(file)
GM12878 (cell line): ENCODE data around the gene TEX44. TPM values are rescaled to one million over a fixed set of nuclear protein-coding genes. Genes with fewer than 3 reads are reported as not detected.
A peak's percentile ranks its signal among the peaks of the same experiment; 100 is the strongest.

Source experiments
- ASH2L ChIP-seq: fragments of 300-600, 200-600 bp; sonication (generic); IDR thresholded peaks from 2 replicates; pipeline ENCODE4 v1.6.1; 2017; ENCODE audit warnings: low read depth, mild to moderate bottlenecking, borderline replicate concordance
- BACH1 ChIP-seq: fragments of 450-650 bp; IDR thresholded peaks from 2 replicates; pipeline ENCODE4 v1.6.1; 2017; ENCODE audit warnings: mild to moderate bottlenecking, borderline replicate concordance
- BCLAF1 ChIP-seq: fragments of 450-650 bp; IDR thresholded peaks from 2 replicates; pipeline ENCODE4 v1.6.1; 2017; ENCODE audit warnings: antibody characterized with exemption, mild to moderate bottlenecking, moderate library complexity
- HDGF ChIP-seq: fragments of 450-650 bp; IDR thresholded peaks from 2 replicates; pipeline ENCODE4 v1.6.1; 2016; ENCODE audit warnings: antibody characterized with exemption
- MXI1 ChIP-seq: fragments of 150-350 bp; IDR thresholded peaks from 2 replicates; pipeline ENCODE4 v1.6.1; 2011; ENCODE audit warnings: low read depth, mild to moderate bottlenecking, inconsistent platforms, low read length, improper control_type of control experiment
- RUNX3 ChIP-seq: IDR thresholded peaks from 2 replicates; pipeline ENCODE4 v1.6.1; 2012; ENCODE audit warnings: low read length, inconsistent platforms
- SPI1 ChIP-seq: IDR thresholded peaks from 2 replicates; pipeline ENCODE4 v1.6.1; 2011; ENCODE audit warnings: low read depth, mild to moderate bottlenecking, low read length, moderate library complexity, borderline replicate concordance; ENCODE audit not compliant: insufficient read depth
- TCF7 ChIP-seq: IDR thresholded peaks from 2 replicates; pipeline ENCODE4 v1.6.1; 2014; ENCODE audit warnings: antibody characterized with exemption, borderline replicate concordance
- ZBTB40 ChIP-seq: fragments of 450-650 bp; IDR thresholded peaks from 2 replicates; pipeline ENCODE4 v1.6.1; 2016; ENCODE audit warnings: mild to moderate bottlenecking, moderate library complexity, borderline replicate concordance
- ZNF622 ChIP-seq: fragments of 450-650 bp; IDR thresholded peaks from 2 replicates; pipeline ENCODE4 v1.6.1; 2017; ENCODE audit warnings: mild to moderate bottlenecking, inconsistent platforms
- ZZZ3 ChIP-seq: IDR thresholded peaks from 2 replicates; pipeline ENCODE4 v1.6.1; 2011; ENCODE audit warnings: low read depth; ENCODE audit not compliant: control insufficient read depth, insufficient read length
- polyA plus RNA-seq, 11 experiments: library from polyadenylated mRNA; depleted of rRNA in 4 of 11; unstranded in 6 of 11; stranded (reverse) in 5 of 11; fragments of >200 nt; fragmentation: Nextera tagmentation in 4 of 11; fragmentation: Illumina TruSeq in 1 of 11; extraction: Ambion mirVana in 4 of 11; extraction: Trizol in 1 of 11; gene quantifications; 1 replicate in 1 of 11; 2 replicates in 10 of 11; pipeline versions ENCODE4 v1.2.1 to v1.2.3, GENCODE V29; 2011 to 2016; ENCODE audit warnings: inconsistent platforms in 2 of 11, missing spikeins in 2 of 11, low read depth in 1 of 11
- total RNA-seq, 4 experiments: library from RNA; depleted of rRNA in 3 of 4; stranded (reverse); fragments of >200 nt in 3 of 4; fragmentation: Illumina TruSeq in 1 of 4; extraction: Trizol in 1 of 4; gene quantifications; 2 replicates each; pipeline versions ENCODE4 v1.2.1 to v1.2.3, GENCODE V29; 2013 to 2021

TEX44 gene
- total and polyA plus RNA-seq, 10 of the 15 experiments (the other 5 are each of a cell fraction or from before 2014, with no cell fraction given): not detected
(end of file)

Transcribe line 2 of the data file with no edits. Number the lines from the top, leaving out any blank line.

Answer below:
A peak's percentile ranks its signal among the peaks of the same experiment; 100 is the strongest.